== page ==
Ai Weiwei at Helsinki Art Museum

Published 1 October 2015

RA Magazine’s Gill Crabbe pays a visit to Ai Weiwei’s new wood-themed exhibition in Helsinki.

  • As the Ai Weiwei exhibition at the Royal Academy opened to critical acclaim last week, a concurrent show of his marks the reopening of the Helsinki Art Museum. Not surprisingly for this forest-filled country, the Finnish capital’s art museum spotlights wood as a theme.

    Works range across his career, from the first artwork made using wood (Violin, 1985) to the monumental reclaimed Qing house (White House, 2015). It is also a chance to compare Ai’s composite tree sculpture presented in the internal space of the gallery with those in the open-air setting of the RA’s courtyard. Tree (2010), which is made from different types of dead trees collected in Jiangxi, takes on an exuberant presence with such momentum that it looks set to burst through the roof, creating a playful tension with the structure of the gallery space.

  • A different kind of tension is seen in Through (2007), where structural beams salvaged from ancient temples in Guangdong province plunge violently through the tops of reclaimed tables from the Qing Dynasty, making powerful comments on changing attitudes to the protection of cultural heritage. It took 10 carpenters almost a year to create this piece, reconfiguring the material using the traditional skills that would have been employed in making the original objects – skills that have all but disappeared in modern China. Yet as curator Heli Harni points out in the catalogue: “Through Ai’s work ancient Chinese craftsmanship continues to live within the forms of contemporary art.” In that sense Through preserves the cultural heritage, as well as commenting on its demise.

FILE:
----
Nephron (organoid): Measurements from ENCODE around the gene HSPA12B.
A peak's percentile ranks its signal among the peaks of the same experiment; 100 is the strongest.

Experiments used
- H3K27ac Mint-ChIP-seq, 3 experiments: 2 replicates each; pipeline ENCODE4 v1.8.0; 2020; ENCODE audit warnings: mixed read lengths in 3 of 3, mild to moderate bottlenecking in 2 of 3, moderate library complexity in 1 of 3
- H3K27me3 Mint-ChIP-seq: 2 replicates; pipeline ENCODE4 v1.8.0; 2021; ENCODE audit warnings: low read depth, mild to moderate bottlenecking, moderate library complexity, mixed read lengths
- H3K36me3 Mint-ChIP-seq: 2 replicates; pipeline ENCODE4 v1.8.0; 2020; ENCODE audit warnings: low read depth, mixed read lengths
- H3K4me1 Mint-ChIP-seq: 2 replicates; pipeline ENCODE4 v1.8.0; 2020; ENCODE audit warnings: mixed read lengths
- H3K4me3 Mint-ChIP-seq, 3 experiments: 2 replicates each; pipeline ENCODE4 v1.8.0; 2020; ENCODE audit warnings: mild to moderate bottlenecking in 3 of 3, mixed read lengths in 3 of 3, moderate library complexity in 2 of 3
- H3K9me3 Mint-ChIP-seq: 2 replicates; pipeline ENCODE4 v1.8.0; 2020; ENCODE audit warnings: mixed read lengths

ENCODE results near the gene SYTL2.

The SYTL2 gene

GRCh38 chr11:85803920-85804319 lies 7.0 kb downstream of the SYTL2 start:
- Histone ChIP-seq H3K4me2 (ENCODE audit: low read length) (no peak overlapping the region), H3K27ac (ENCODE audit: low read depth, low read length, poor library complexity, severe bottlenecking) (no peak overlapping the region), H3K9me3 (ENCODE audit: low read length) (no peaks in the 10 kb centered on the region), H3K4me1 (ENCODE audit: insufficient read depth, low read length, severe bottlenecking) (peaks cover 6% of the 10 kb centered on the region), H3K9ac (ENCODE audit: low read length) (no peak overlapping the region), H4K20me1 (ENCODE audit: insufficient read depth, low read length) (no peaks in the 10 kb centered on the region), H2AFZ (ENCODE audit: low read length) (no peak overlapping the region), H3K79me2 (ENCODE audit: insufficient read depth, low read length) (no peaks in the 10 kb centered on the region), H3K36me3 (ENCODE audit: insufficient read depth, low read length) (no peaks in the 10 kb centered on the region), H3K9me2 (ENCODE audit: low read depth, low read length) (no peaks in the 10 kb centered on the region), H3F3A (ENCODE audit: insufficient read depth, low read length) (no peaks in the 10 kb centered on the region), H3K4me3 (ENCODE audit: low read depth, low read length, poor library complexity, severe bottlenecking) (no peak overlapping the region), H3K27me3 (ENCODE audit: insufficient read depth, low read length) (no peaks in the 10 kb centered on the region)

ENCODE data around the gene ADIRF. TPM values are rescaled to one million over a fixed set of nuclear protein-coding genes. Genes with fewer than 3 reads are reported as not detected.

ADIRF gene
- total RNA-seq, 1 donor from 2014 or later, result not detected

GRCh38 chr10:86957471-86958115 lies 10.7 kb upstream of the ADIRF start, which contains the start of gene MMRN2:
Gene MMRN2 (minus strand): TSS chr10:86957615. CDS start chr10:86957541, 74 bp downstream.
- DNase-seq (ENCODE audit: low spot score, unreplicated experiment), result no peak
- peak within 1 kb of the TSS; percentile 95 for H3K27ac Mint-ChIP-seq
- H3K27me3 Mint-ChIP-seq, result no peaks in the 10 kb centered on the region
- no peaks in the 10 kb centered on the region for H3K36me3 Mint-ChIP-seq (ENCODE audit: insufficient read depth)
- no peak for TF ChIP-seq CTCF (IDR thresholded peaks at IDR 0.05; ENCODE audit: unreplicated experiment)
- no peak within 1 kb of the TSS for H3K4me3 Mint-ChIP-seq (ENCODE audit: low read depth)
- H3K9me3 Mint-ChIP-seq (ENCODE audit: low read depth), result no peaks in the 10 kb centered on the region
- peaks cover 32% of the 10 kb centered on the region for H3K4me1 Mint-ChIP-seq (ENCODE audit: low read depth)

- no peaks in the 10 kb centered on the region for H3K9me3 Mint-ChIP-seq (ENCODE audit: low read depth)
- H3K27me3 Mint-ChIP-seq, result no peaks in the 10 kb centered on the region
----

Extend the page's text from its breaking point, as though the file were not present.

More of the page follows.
But for me the standout piece in this show is the painstakingly rebuilt white-painted Qing Dynasty residential building, White House (2015). Wandering through its temple-like portals, the house stands skeletal, as if bleached by the winds of time, a ghostless relic – and a poignant reminder of China’s distant past – that in this context is given new life.

    Ai Weiwei@Helsinki is at HAM Helsinki Art Museum until 28 February 2016.

    Gill Crabbe is sub-editor at RA Magazine.

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